Heavy Rainfall

Living in North Vancouver and the Vancouver area means rain is a frequent reality. The City receives an average of 177 centimetres (nearly 70 inches) of precipitation every year.

Rain that is particularly heavy can cause traffic disruption, flooding, drainage and sewer problems, and potential water contamination from runoff in flooded areas that may result in a water quality advisory.


Rainfall Warnings

A heavy rainfall advisory is issued when heavy or prolonged rainfall is sufficient to potentially cause local or widespread flooding or flash floods. In preparation, City crews patrol the municipality to clear leaves and other debris away from culverts and catch basins to ensure adequate drainage is maintained.

During periods of heavy rainfall:

  • Drive carefully - slow down and give yourself more time to get where you're going. Road conditions can be treacherous, and h pooled flood waters can look very different.
  • Check catch basins near your home and clear away any leaves from the openings, as well as clear gutters of any debris.
  • Stay clear of all creeks and rivers. Heavy rainfall results in higher water levels, and there may be elevated risks of flooding and debris flow.
  • If you live near waterways, stay alert for changing conditions. Listen to your local media, check weather websites and follow instructions issued by local emergency officials.
  • Creeks can be hazardous since their channels tend to be narrow and they can fill up very quickly. Creeks and rivers can jump their banks and eroding banks can result in unstable ground. People should be particularly attentive to keeping children and pets away from creeks and rivers and watch for rising levels.
  • If you're in a low-lying area which is prone to flooding, consider having sandbags and other tools on hand. Think about clearing basements, garages, and crawlspaces in preparation for possible flooding.

Report Weather-Related Problems

To report weather-related issues such as drainage or flooding, please contact:

City Operations Yard
Tel: 604-987-7155 during work hours | After Hours Response Line 604-988-2212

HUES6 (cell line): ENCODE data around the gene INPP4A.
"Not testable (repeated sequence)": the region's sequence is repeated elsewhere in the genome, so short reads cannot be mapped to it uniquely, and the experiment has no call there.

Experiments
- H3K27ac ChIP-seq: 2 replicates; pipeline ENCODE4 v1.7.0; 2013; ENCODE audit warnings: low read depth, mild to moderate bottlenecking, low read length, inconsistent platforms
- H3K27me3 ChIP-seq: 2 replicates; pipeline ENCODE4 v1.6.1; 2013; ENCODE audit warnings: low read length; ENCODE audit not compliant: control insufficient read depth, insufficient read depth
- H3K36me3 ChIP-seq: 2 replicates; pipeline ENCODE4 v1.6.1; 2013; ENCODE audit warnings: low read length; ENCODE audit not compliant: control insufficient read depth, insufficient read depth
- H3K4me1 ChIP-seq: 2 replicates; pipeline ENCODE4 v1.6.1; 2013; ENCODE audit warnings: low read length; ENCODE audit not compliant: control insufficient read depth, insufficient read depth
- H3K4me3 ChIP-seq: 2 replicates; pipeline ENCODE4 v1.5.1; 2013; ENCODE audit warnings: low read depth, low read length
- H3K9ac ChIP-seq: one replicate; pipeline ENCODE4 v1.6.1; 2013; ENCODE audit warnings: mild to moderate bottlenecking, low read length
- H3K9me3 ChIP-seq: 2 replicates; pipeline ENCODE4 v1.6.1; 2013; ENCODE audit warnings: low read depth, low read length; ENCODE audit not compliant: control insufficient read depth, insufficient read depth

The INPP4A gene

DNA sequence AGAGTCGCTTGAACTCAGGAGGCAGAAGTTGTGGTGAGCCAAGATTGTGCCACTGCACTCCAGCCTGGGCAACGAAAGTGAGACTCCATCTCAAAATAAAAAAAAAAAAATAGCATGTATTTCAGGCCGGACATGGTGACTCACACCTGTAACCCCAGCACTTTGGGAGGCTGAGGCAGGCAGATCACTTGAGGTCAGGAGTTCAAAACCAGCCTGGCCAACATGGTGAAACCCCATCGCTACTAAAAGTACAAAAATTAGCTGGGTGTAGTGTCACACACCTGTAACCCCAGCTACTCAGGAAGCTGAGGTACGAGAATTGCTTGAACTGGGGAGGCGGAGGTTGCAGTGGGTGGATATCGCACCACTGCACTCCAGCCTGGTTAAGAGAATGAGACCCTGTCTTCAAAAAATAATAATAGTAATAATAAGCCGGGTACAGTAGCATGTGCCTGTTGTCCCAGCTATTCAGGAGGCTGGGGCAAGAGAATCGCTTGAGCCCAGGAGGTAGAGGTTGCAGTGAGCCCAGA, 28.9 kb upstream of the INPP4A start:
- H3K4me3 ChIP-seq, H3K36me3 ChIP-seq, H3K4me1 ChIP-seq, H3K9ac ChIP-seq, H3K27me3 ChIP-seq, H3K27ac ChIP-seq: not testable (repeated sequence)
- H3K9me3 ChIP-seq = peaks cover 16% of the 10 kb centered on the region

Email: eng@cnv.org


Flood tips

Preparing for a potential flood, protecting yourself during a flood and getting your home in order after being impacted by a flood can seem overwhelming.

Flood water may contaminate drinking water supplies, introduce pollutants and debris into your home and lead to malfunction of sewage disposal systems. Protecting yourself and your family from illness is a critical part of getting your life back to normal. Following a substantial flood there may also be damage to roads and utilities in your community. Electricity may be shut off, telephone and internet may not work, and basic services like sewage and water may not be available for some time.

  • Flood waters can be unpredictable and can have serious, life safety impacts. Keep children and pets away from waterways during times of increased water elevations and rapid flows.
  • If you receive an evacuation order, leave the area immediately. Failing to leave when instructed can endanger both you and the lives of first-responders. If ordered to leave, take your emergency kit and lock the door. If there's time, move essential items off the floor to an elevated location.
  • If instructed, turn off utilities at main switches or valves. DO NOT touch electrical equipment if you're wet or standing in water.
  • Stay out of moving water and never walk through it. Even 15.25 centimetres (six inches) of moving water can make you fall and because of dangerous debris beneath the surface or strong currents, it can put you at risk of drowning.
  • Don't drive into flooded areas or park along streams, rivers and creeks. Driving your car through water can result in engine damage, component failure, and problems with your vehicle's electronics, plus sixty centimetres (two feet) of water can carry away most vehicles (including SUVs and pickup trucks).
  • Avoid river and stream banks. What looks like stable ground can be eroded beneath and give way without warning.
  • More information and tips on getting prepared for a flood in British Columbia.

Emergency Assistance

If you require emergency services, please call 9-1-1 for police, fire and ambulance assistance.

For non-emergency information visit:

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